Difference between revisions of "Graduate Logic Seminar"

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(Tuesday, November 24 - Tonicha Crook (Swansea University) from 9:00AM-10:00AM)
(February 16 3:30PM - Short talk by Sarah Reitzes (University of Chicago))
 
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The Graduate Logic Seminar is an informal space where graduate students and professors present topics related to logic which are not necessarily original or completed work. This is a space focused principally on practicing presentation skills or learning materials that are not usually presented in a class.
 
The Graduate Logic Seminar is an informal space where graduate students and professors present topics related to logic which are not necessarily original or completed work. This is a space focused principally on practicing presentation skills or learning materials that are not usually presented in a class.
  
* '''When:''' Mondays 4p-5p (unless stated otherwise)
+
* '''When:''' TBA
 
* '''Where:''' on line (ask for code).
 
* '''Where:''' on line (ask for code).
 
* '''Organizers:''' [https://www.math.wisc.edu/~jgoh/ Jun Le Goh]
 
* '''Organizers:''' [https://www.math.wisc.edu/~jgoh/ Jun Le Goh]
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Sign up for the graduate logic seminar mailing list:  join-grad-logic-sem@lists.wisc.edu
 
Sign up for the graduate logic seminar mailing list:  join-grad-logic-sem@lists.wisc.edu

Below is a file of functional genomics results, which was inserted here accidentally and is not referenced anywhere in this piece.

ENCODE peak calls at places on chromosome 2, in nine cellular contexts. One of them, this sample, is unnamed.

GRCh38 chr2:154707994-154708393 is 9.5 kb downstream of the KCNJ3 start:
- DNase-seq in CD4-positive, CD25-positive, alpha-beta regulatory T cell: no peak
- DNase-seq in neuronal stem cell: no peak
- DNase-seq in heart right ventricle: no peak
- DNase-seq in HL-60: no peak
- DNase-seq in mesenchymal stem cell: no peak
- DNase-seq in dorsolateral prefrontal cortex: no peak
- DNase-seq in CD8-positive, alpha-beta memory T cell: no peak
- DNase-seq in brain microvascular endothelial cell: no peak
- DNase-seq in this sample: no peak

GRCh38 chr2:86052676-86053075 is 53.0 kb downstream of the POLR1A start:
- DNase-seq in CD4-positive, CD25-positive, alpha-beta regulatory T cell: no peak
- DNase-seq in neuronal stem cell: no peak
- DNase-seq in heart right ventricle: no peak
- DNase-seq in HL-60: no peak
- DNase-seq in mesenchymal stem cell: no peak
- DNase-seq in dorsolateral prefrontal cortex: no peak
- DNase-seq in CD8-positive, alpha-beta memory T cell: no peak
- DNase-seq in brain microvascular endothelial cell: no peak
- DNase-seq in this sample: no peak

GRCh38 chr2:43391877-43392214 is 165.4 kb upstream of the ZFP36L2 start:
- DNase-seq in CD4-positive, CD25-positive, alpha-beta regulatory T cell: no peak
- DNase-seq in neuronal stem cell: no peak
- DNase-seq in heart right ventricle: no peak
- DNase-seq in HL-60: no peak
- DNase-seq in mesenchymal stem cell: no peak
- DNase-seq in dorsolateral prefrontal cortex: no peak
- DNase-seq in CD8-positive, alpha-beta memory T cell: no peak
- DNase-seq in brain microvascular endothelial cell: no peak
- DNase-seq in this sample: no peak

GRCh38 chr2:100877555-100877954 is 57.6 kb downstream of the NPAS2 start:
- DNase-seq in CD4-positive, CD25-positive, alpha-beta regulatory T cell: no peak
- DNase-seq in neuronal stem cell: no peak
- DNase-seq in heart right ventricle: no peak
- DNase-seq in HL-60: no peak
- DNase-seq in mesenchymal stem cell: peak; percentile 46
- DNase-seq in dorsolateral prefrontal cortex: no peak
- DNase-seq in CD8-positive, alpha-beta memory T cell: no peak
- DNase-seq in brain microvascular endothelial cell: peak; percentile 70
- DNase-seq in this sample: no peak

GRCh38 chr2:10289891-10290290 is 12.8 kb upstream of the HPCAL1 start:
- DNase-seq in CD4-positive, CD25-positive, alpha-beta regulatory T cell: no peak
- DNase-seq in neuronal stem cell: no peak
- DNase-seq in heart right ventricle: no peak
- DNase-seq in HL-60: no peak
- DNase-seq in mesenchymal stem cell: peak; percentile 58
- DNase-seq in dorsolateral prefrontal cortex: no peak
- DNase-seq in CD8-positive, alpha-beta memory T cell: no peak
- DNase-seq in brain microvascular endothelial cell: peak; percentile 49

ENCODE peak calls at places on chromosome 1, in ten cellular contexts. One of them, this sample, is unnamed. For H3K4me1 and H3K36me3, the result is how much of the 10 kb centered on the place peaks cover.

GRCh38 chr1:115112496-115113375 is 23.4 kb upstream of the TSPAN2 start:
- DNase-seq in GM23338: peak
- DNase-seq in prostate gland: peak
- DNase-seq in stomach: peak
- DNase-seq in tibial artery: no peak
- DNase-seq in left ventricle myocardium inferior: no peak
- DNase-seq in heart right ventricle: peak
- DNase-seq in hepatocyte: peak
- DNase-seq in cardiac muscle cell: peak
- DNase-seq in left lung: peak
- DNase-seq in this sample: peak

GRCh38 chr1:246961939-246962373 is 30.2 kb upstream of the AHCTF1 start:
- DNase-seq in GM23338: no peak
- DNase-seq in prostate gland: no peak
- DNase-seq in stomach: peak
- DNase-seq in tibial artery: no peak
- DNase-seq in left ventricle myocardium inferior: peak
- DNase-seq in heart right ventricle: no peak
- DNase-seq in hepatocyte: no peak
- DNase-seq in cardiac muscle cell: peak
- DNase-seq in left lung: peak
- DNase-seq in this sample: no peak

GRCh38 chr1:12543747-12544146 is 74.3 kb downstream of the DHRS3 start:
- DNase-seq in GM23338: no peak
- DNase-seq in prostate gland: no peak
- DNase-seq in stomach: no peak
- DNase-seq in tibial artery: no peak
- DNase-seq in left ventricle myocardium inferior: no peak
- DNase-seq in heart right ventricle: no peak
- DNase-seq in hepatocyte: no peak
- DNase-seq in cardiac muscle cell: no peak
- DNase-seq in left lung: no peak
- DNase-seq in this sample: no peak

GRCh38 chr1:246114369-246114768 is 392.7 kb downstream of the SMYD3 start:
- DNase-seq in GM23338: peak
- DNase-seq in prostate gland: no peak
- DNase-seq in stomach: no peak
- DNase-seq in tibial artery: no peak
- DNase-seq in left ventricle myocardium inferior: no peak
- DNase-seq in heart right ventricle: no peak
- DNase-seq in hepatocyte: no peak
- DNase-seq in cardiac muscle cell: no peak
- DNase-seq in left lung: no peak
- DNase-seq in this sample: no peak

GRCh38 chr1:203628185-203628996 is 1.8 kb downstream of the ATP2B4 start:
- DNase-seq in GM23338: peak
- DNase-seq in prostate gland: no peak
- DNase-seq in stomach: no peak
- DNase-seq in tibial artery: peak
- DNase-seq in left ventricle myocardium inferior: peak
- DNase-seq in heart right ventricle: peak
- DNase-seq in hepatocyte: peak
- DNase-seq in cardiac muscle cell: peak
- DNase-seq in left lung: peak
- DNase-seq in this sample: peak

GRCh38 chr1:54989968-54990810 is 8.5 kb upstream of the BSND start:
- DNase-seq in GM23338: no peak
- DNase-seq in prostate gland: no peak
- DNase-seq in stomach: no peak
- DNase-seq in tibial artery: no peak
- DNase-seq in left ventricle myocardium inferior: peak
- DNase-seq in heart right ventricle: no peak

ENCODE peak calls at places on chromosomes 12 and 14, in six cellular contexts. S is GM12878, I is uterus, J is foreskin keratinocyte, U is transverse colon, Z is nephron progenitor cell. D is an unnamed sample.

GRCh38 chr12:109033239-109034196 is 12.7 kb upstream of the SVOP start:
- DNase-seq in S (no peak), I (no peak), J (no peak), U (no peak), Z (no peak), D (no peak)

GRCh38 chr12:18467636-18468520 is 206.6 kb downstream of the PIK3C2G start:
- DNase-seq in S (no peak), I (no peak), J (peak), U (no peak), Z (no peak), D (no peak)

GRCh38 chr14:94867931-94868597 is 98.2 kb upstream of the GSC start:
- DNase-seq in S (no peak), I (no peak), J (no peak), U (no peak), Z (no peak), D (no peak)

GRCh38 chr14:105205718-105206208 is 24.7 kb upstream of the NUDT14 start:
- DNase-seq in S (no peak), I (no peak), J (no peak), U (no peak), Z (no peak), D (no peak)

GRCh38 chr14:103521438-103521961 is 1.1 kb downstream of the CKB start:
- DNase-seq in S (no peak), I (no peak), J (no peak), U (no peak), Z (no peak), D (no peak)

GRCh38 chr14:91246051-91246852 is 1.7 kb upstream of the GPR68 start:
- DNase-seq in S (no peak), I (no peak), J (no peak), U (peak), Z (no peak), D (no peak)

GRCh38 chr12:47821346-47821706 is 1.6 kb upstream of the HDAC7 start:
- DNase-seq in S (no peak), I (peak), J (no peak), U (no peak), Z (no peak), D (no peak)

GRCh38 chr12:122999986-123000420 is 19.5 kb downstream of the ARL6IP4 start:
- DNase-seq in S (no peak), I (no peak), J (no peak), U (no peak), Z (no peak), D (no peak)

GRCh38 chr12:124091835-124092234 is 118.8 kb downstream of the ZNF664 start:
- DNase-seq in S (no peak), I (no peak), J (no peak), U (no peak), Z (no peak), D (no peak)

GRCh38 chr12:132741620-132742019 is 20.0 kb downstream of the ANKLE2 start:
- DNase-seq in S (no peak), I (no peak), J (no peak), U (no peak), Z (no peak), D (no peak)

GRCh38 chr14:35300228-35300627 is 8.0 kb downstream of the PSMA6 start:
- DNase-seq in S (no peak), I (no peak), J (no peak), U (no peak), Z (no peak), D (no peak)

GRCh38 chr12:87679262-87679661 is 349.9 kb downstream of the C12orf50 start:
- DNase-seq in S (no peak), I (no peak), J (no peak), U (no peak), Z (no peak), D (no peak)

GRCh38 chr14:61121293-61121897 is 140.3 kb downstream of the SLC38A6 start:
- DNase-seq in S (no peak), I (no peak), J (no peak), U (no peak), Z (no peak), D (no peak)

== Fall 2020 - Tentative schedule ==
+
== Spring 2021 - Tentative schedule ==
  
=== September 14 - Josiah Jacobsen-Grocott ===
+
=== February 16 3:30PM - Short talk by Sarah Reitzes (University of Chicago) ===
  
Title: Degrees of points in topological spaces
+
Title: Reduction games over $\mathrm{RCA}_0$
  
Abstract: An overview of some results from Takayuki Kihara, Keng Meng Ng, and Arno Pauly in their paper Enumeration Degrees and Non-Metrizable Topology. We will look at a range of topological spaces and the corresponding classes in the enumeration degrees as well as ways in which we can distinguish the type of classes using the separation axioms.
+
Abstract: In this talk, I will discuss joint work with Damir D. Dzhafarov and Denis R. Hirschfeldt. Our work centers on the characterization of problems P and Q such that P $\leq_{\omega}$ Q, as well as problems P and Q such that $\mathrm{RCA}_0 \vdash$ Q $\to$ P, in terms of winning strategies in certain games. These characterizations were originally introduced by Hirschfeldt and Jockusch. I will discuss extensions and generalizations of these characterizations, including a certain notion of compactness that allows us, for strategies satisfying particular conditions, to bound the number of moves it takes to win. This bound is independent of the instance of the problem P being considered. This allows us to develop the idea of Weihrauch and generalized Weihrauch reduction over some base theory. Here, we will focus on the base theory $\mathrm{RCA}_0$. In this talk, I will explore these notions of reduction among various principles, including bounding and induction principles.
 
 
=== September 28 - James Hanson ===
 
 
 
Title: The Semilattice of Definable Sets in Continuous Logic
 
 
 
Abstract: After an analysis-free exposition of definable sets in continuous logic, we will present a fun, illustrated proof that any finite bounded lattice can be the poset of definable subsets of $S_1(T)$ for a continuous theory $T$.
 
 
 
=== October 5 - Tejas Bhojraj from 3:30PM-4:00PM ===
 
 
 
Title: A Levin-Schnorr type result for Weak Solovay random states.
 
 
 
Abstract: We look at the initial-segment complexity of Weak Solovay quantum random states using MK, a prefix-free version of quantum Kolmogorov complexity. The statement of our result is similar to the Levin-Schnorr theorem in classical algorithmic randomness.
 
 
 
=== November 9 - Karthik Ravishankar ===
 
 
 
Title: Elementary submodels in infinite combinatorics